SA calls for Aramark boycott

Student Association senators overwhelmingly passed legislation Tuesday night calling for a March 7 boycott of J Street if Aramark, the University’s food service provider, does not respond to student needs.

Tim Saccocia (CCAS-U), who sponsored the legislation, cited shortened hours of operation, lack of adherence to J Street’s current schedule and inflated prices as issues of concern to students. The legislation also cites isolated seating, inadequate healthy and kosher dining options and a lack of breakfast options as problems that need to be addressed by Aramark to avoid a boycott.

“We can rise up as a student body and enact changes,” Saccocia said. “We obviously have a problem with our J Street dining and if Aramark doesn’t do anything about it, then we have a response.”

Saccocia and Ryan DeMerlis (ESIA-U), the bill’s co-sponsor, plan to meet with Aramark officials by Feb. 23 to discuss the complaints, all of which have been generated by students within the SA. If negotiations fall apart by the March deadline, the SA will ask students not to use J Street for a day.

Amelia Powell, Aramark’s marketing director for GW, directed questions to University officials. Two Aramark officials at the company’s national headquarters declined to comment and also referred questions to University officials.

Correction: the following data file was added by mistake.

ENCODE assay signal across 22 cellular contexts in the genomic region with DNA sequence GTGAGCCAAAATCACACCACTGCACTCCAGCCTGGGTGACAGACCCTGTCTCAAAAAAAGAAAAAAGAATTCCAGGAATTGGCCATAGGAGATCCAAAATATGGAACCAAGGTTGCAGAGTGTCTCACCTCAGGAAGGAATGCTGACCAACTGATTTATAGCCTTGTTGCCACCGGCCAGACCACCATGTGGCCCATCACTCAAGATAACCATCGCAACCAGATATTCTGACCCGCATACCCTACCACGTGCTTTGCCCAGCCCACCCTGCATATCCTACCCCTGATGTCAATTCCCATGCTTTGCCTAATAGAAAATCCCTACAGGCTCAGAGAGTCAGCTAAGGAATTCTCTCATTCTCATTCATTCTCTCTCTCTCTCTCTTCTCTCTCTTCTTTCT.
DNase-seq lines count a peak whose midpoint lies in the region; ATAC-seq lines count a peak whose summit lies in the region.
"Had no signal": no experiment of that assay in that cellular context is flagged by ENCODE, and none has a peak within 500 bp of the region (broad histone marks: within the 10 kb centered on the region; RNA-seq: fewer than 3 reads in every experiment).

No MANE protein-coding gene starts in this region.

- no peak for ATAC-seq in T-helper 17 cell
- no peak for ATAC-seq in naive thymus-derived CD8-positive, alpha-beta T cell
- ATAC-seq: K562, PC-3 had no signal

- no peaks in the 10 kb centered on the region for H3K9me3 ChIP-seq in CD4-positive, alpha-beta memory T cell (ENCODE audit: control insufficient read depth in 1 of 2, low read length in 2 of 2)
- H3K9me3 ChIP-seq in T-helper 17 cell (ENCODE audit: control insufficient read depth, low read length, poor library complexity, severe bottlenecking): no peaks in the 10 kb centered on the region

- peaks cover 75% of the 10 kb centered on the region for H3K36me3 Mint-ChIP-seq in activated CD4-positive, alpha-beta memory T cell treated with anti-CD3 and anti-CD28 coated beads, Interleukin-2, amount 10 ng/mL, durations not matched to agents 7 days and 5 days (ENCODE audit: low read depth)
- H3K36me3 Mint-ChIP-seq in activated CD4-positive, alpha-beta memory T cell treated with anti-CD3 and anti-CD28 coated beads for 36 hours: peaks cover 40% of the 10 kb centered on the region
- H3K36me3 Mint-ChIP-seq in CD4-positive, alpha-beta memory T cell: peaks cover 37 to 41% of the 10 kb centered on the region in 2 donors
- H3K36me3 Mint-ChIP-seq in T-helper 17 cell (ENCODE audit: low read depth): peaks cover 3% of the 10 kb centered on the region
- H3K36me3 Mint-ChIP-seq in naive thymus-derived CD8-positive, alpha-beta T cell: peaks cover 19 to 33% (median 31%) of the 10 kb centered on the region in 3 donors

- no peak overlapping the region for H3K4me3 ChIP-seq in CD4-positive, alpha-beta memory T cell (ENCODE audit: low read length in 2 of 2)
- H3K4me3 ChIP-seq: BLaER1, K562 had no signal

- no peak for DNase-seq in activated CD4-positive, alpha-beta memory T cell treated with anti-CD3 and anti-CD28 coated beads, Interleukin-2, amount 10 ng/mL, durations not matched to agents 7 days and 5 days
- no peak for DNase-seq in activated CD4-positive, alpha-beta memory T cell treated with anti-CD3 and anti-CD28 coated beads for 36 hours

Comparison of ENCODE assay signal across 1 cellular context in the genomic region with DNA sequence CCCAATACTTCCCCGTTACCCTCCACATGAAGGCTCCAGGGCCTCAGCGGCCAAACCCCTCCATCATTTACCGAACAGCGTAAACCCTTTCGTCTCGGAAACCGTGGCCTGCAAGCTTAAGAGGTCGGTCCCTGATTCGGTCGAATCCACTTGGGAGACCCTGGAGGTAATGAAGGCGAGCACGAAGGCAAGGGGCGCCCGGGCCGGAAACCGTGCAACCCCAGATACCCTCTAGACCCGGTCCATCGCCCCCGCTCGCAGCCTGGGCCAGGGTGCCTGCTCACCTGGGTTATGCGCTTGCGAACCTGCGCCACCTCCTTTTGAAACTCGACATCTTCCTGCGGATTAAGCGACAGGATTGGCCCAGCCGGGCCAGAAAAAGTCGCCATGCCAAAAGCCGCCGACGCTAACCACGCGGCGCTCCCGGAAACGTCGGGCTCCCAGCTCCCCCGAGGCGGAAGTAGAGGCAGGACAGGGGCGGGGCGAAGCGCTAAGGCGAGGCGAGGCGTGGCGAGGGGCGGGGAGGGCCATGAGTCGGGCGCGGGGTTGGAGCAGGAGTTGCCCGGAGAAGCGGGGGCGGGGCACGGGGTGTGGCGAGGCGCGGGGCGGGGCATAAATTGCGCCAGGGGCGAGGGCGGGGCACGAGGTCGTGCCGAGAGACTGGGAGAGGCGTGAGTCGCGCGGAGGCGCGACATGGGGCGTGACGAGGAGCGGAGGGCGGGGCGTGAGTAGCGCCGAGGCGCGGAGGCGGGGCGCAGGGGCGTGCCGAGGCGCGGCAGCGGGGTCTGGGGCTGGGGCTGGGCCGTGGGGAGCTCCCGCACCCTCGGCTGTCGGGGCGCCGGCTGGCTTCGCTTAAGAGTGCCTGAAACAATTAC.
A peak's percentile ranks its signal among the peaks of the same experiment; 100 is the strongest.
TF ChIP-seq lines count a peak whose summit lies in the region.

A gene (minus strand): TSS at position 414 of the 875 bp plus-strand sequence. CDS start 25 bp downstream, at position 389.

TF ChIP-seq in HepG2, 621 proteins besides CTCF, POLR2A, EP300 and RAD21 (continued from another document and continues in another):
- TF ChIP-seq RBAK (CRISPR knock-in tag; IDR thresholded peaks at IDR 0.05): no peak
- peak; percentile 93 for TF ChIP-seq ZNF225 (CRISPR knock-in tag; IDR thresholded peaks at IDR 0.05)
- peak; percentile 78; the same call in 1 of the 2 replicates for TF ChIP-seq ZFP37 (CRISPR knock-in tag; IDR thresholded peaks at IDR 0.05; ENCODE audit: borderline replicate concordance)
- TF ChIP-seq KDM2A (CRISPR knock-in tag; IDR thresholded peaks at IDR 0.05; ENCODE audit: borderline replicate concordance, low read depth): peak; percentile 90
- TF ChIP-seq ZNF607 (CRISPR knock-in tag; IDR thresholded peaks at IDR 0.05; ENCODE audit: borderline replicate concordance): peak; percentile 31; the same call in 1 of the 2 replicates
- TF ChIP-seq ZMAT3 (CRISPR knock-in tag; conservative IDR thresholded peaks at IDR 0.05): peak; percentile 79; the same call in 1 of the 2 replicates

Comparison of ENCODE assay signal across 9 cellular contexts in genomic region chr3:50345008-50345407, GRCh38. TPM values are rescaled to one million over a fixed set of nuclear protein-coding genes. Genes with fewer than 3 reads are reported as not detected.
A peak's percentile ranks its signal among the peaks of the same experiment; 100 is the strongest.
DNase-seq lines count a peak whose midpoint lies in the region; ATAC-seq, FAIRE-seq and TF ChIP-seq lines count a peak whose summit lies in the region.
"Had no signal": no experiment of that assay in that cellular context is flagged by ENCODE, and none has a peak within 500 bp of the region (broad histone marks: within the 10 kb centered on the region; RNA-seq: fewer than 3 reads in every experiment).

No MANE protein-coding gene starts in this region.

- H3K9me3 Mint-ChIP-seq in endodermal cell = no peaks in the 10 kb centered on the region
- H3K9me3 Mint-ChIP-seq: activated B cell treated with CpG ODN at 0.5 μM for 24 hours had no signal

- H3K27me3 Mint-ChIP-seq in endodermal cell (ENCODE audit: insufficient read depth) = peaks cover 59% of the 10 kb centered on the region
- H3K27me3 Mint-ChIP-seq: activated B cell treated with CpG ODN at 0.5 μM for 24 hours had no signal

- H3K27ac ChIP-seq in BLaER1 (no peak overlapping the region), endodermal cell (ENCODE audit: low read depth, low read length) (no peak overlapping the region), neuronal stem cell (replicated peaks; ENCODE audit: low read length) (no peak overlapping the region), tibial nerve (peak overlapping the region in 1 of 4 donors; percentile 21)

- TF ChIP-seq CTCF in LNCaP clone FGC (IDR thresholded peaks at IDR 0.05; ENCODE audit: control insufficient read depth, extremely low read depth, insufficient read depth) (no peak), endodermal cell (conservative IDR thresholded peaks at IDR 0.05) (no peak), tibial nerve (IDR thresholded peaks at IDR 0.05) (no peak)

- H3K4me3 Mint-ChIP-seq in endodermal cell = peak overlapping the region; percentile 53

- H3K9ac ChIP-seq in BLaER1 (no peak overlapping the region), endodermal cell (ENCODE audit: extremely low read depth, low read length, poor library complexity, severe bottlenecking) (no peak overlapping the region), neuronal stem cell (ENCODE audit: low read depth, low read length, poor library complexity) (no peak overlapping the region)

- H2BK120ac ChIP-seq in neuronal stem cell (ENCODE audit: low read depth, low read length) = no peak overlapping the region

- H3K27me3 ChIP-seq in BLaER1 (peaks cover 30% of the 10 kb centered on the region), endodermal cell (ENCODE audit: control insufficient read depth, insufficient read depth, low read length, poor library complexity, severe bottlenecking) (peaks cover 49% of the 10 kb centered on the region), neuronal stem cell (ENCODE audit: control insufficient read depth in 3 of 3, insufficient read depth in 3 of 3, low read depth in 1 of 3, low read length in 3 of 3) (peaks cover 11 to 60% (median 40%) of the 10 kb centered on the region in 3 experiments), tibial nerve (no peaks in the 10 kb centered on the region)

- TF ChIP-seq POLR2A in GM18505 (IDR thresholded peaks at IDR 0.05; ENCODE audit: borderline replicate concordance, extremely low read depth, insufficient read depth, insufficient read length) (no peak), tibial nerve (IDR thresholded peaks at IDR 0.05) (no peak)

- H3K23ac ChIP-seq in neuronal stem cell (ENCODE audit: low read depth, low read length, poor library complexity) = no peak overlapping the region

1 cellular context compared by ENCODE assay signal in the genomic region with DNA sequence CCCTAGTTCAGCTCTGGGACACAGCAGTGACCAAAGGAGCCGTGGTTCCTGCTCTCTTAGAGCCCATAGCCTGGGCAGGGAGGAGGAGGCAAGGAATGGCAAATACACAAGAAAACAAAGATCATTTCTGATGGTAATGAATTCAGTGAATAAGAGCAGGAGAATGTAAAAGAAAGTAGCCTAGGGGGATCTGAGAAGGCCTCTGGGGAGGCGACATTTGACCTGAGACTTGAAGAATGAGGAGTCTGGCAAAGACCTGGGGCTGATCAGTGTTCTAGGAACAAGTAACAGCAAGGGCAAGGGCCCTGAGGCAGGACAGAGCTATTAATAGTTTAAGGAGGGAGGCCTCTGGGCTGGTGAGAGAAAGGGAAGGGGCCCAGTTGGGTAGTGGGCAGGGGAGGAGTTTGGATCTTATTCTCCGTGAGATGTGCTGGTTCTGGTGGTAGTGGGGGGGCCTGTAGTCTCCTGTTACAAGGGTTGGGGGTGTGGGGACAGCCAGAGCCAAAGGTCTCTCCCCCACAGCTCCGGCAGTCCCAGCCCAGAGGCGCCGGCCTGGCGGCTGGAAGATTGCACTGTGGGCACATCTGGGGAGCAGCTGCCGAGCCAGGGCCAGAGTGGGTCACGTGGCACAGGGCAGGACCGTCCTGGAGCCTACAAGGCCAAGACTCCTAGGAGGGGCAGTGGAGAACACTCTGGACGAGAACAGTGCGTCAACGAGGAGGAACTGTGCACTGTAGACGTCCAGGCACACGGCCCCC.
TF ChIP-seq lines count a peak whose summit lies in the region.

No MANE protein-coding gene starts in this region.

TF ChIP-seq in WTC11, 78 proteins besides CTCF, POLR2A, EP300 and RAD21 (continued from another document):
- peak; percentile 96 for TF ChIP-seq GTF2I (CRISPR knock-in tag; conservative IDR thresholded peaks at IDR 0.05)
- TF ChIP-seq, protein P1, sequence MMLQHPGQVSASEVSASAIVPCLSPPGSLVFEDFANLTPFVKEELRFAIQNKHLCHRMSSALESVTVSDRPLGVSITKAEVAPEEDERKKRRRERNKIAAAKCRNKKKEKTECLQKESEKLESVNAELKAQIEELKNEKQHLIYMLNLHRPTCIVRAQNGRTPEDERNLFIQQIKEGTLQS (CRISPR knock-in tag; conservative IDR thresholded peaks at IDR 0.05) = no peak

If a boycott occurs, Saccocia plans to offer students an alternative dining option on Kogan Plaza sponsored by the SA and other student organizations.

Robert Chernak, senior vice president of Student and Academic Support Services, said the University would not support a student boycott.

“If issues are brought to Aramark’s attention and there is no response, then that’s an issue,” Chernak said. “From what I know, Aramark has been willing to compromise with student complaints; it is in their best interest.”

Students not satisfied with J Street dining options always have the ability to take their business elsewhere, Chernak said.

“The students have the right to do what they want to do,” Chernak said. “But the whole dining program is flexible to fit students’ needs; you have the choice of eating elsewhere.”

Josh Lasky (CCAS-U) said GW has no grounds for opposing a proposed boycott. He said that while the University receives 6 percent of every off-campus GWorld transaction, it gets no money from J Street sales. Aramark pays GW a fixed amount to operate J Street venues, he said. “These percentages would suggest that the University would support such a boycott because they wouldn’t lose any money,” Lasky said.

Chernak said he was unsure whether GW takes a cut of each Aramark sale. GWorld officials would not comment on its deal with Aramark, citing confidentiality.

Heather Williams (ESIA-G) voted against the legislation, saying it is not a student responsibility to negotiate with Aramark.

“The administration is using the SA to do their dirty work rather than address the issues themselves with Aramark,” Williams said.

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